Republican Mitt Romney has increased a strong lead among rural voters in swing states, according to a National Rural Assembly poll released Tuesday.
Rural, swing-state voters surveyed last week said they preferred Romney to President Barack Obama by a 22-point margin, 59% to 37%.
In a similar poll from mid-September, Romney led Obama among rural voters in swing states by 14 points, 54% to 40%.
"We're seeing a major shift to Gov. Romney among these voters, and that's going a long way toward tightening the presidential race," said Dee Davis, president of the Center for Rural Strategies, which commissioned the poll.
The poll questioned 600 likely voters living in rural counties in nine swing states — Colorado, Florida, Iowa, Nevada, New Hampshire, North Carolina, Ohio, Virginia and Wisconsin.
Greenberg Quinlan Rosner Research, a firm that works for Democratic candidates, conducted the poll. A Republican firm, North Star Opinion Research, helped design and interpret the poll's results. The poll was funded by the Carnegie Corporation of New York.
In the 2008 race, Obama trimmed the Republican advantage among rural voters in closely contested states to only 2%. But the new poll, which was fielded after the first presidential debate, shows rural support for the president dropping.
"Not only has President Obama's support eroded (from 2008), post debate it's eroded even more," said Anna Greenberg. "It's a pretty sobering result."
Dan Judy of North Star Opinion Research said Mitt Romney had been "under-performing" among rural voters in September. "Now he has surged into a huge lead," Judy said, "And I think it's fair to say his lead among these rural voters is what's helping him in swing states overall."
Both Greenberg and Judy described the electorate in this year's race as "highly volatile."
The poll shows a decline for President Obama in every issue area covered in the poll.
• Values. Rural voters in October gave Romney a 22-point advantage on the question of which candidate shared "your values." Last month, Romney's lead on the "values" question was 14%age points.
• Economy. Romney had a 30-point lead on the question of who would do best job of "improving the economy," compared to a 17-point lead in last month's poll.
• Medicare and Social Security. According to this poll, 62% of rural voters said Romney would do a better job saving Medicare and Social Security, compared to just 15% who favored President Obama — a 47-point difference. In September, Romney had only a 9-point advantage on the Medicare and Social Security question.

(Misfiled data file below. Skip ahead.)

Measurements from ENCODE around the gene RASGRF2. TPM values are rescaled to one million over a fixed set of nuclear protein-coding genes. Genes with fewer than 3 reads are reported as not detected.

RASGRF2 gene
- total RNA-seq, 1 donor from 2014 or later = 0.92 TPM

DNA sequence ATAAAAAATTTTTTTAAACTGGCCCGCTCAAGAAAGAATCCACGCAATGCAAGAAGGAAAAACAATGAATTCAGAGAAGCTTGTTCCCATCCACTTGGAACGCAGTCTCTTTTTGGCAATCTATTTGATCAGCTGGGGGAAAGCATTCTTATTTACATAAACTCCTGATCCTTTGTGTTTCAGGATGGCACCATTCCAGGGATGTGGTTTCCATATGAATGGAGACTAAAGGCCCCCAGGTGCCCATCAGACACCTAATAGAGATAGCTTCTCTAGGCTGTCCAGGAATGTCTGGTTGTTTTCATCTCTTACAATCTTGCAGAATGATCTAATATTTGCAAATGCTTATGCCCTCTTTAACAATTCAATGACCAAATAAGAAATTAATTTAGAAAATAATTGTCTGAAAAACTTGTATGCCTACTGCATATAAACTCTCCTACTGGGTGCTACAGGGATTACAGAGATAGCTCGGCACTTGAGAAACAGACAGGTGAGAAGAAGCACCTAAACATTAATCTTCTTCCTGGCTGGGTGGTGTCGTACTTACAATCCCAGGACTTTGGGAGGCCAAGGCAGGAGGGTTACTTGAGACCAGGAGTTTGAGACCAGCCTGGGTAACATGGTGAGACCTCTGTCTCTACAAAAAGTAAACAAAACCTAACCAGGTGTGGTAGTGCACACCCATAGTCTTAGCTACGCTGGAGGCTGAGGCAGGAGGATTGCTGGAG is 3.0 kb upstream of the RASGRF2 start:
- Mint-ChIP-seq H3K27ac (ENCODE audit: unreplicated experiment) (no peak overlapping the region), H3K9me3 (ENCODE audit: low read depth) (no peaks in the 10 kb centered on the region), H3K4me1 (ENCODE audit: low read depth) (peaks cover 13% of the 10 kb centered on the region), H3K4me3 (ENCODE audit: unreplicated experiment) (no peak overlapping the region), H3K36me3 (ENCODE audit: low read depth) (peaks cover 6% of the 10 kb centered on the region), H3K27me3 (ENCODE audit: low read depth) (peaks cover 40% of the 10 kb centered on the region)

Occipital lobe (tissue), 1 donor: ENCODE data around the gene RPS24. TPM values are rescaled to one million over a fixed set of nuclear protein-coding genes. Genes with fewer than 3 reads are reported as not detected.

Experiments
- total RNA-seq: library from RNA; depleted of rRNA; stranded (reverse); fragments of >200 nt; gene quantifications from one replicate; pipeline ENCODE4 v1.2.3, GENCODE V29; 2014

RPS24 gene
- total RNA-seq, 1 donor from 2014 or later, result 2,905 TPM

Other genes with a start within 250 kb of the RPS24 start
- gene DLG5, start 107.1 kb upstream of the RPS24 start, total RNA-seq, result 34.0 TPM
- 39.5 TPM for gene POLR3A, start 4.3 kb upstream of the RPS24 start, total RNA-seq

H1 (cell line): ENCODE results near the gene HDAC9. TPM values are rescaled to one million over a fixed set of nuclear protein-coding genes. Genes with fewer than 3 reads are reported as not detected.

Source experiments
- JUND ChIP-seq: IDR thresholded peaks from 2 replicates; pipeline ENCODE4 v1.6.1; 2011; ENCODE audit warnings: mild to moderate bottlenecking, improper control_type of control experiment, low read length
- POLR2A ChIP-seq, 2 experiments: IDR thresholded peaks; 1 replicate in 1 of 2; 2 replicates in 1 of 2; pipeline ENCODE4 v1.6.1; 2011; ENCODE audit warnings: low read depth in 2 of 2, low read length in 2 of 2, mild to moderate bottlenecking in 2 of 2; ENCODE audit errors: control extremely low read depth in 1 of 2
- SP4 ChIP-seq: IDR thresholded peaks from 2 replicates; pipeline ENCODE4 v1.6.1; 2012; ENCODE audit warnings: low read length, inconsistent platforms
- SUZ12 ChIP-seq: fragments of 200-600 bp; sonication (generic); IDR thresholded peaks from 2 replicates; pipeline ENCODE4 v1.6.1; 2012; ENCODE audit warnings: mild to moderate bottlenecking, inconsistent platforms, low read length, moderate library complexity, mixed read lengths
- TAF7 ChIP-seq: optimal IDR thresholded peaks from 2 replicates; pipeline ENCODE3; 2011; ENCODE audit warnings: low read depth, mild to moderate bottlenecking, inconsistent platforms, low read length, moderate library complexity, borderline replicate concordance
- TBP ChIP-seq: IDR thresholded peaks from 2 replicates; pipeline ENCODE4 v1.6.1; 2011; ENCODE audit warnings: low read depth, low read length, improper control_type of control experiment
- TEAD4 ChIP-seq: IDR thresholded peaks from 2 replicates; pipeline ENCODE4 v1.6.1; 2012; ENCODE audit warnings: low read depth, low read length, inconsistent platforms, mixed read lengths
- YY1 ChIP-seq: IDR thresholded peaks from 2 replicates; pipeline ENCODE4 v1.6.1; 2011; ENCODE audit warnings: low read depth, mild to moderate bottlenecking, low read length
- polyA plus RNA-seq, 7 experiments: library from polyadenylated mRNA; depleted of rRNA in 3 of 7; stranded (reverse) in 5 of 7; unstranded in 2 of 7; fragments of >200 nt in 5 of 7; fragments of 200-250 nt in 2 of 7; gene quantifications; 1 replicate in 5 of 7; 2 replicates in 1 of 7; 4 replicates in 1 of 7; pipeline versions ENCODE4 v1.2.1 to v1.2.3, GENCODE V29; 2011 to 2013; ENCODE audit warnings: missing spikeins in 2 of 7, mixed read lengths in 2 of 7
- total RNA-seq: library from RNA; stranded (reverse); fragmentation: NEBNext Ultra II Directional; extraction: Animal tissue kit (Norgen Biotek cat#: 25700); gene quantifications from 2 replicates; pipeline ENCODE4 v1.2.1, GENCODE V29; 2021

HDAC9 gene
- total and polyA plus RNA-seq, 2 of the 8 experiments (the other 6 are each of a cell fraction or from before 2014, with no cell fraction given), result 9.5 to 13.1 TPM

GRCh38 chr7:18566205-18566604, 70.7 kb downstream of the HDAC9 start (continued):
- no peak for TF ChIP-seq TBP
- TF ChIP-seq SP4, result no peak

• The Middle Class. Romney's advantage on who would do a better job at "addressing the needs and concerns of the middle class" increased to 20 points, from a 6 point advantage in September.
• Federal Deficit. In this October poll, 63% said Romney would do a better job of "reducing the federal deficit." Only 26% favored Obama on this question.
• Women. The only areas where the president is close to Romney are in women's issues and health care. Romney holds a 3-point advantage in this poll on questions of who would do a better job of addressing their views on healthcare.
Greenberg sees a potential advantage for Democrats talking about these issues. But even those categories showed a movement toward Romney. In September, rural voters gave Obama a 5-point advantage on who would do the best job of "addressing the needs and concerns of women." In the October poll, voters favored Romney by 2 points on this same question.
• Health Care. When asked specifically about "Obamacare," rural swing state voters disapprove of that legislation by a 60% to 34% margin.
Judy said he expected these margins to stand through the election. "The reason for that is (these voters') innate conservatism," said the Republican pollster. "This is a case of them coming home."
Both Judy and Greenberg said the rural swing state vote would affect more than just the presidential vote. Many of these swing states have close races for the House and the Senate and a strong vote out of rural precincts "is absolutely going to help those candidates who are down ballot," Judy said.
"I think the president can overcome and still win (nationally)," Greenberg said. "But this makes it harder to win down ballot."
Both candidates have also answered questionnaires about their rural and agricultural policies for the American Farm Bureau Federation and the American Soybean Association. Click the links to read more.